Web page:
When manufacturers compete with each other on grounds of fuel efficiency, we are starting to harness the much-celebrated ability of markets to grope their way towards the 'best' solution. Only this time, they are not groping in the dark; the path is lit by legislation that ensures that profit is contingent on environmental efficiency. And that's a small step towards an economic model that values people and planet.


Saturday, 27 September 2008

September 2008 - The DANGERS of over-insulating the energy providers

Those people shouting loud in September (John Cruddas, Michael Meacher and Tony Woodley have been!) for a windfall tax on the big energy providers were, I imagine, bitterly disappointed by Gordon Brown’s domestic energy announcement.

The NEW interest in the announcement was Brown promising to SWITCH ON “a sea-change in energy efficiency and consumption” by legislating to require the big power companies to pay for £910 million worth of domestic energy saving measures (full costs for older people and the lower waged and half costs for everyone else). So it isn’t a windfall tax but is this a fudged policy alternative or a “sea-change” approach to rolling out loft insulation?

Compass argued for a windfall tax as such:
“We believe that the moment is right for the government to levy a sensible one off windfall tax to guarantee social and environmental justice both now and in the future.”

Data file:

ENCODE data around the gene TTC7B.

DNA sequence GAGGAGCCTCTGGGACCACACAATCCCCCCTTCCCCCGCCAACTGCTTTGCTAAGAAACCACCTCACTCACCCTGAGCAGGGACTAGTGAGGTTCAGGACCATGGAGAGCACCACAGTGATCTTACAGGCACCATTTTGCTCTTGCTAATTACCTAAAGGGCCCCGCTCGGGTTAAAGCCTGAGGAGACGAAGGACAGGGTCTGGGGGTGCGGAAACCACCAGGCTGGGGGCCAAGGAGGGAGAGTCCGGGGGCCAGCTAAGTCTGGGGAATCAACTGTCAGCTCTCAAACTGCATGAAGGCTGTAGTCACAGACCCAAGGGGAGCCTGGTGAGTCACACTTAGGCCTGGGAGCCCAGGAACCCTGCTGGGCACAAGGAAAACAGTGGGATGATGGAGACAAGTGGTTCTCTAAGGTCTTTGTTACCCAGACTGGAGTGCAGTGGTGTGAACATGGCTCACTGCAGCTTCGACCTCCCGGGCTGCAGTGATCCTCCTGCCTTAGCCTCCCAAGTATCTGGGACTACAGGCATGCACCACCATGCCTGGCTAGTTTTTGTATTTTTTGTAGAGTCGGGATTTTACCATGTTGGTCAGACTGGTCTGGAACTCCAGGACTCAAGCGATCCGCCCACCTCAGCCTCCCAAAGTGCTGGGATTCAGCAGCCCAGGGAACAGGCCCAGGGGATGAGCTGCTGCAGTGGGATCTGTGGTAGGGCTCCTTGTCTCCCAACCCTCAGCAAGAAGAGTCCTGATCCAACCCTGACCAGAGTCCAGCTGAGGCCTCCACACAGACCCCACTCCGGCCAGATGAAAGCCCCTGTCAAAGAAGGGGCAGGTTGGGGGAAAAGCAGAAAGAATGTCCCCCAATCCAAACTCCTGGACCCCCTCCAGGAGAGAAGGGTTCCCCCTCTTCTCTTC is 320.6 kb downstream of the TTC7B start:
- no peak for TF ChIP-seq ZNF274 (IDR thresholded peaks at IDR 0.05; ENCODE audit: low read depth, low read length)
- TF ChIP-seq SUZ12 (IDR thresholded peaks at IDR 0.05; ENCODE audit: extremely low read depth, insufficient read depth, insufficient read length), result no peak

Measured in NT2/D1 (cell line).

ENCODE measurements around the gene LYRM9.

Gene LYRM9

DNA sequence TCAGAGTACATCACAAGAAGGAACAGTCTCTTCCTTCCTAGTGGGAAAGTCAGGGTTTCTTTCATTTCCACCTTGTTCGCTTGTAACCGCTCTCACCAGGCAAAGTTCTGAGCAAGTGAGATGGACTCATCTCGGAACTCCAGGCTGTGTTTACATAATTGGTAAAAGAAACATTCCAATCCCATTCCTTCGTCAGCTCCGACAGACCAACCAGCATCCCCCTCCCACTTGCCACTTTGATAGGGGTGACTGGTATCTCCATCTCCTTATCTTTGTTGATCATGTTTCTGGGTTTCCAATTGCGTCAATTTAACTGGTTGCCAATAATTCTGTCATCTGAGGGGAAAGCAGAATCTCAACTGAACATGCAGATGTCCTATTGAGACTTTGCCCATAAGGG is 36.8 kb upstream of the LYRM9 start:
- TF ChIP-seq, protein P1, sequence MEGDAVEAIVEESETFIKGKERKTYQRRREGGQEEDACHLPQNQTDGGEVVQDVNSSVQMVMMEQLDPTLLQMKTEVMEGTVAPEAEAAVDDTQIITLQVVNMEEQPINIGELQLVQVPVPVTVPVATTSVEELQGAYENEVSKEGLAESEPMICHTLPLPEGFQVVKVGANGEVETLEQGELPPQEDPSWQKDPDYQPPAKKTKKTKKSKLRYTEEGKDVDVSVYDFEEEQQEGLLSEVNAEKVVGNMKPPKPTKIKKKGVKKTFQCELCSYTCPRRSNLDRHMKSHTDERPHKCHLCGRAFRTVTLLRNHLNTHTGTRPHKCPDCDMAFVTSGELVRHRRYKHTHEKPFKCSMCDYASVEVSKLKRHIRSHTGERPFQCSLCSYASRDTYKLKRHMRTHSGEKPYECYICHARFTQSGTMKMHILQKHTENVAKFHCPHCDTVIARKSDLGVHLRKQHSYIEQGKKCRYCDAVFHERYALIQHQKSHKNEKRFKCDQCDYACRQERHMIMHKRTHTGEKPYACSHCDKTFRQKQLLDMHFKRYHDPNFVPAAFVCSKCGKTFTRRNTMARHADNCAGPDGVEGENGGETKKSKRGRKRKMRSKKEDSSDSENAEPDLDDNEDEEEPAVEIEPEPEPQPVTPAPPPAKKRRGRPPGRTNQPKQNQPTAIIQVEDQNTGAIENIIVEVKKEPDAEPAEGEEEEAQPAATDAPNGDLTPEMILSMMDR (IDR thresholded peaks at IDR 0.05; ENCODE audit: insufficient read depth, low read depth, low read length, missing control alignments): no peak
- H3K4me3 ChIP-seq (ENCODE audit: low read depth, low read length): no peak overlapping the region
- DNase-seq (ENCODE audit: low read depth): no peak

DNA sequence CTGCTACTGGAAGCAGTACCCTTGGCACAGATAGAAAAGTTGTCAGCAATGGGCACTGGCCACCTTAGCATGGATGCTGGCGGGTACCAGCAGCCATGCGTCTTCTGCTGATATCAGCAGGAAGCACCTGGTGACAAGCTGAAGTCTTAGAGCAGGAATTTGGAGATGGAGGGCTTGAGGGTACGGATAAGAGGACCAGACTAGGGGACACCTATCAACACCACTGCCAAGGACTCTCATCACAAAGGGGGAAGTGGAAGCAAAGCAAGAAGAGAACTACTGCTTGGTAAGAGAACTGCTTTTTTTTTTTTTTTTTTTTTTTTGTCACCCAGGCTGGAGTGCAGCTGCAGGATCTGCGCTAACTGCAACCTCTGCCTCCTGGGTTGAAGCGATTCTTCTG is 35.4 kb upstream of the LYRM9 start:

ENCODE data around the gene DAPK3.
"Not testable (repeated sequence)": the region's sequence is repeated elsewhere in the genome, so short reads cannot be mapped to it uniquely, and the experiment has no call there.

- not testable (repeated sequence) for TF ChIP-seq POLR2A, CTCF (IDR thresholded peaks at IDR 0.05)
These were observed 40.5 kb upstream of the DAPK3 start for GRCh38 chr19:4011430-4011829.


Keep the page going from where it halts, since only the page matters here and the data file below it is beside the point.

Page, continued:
It’s true a one off tax would give government the means to extend exponentially the government Warm Front scheme and encourage people to insulate their homes - probably alongside transferring money to help with utility bills (the primary objective of many of the tax’s supporters). If such a windfall tax produced turbo-tangible outcomes on home energy efficiency then it would be a robust move showing strong government leadership on the issue. However it would also be bad for three reasons:

1. It is just a one off
2. The power companies sadly are probably better at ‘selling’ the take up
of insulation
3. Companies would NOT be paying the carbon costs UPFRONT and
BUILT-IN to their business models

Doing TAX and GRANT means the Power companies can leave it to the public sector to ‘think’ whilst they remain insulated and operating to a pre Climate-Change-Conscious Logic.

What Chancellor Darling says of the proposal
"I suspect that we have got rather more out of the energy companies than we might have done out of a windfall tax."
Remains to be seen! And the OUTCOMES have to judged but the intention has to be right that these Companies have got to bear a much larger share of Carbon Costs Up Front – and Built-In to their Business models. Corporate responsibility too often has meant corporate minimum standards. The Global Financial Crisis that shows deeper wounds the longer September runs, shows profoundly, that Business can no longer assume that PROFIT is their only responsibility.


Sunday, 21 September 2008

September 2008 - carbon offsetting and 'being reasonable'

In the September copy of the Co-operative's Re:act magazine, there was a debate between Tom Picken, Friends of the Earth International Climate Campaigner, and Paul Monaghan, Head of Social Goals & Sustainability for the Co-operative group, on carbon offsetting. Making all the key arguments against offsetting was Tom Picken, who accurately observed that a) we only have a few years to reduce global carbon emissions, and b) an offset is an offest - not a reduction.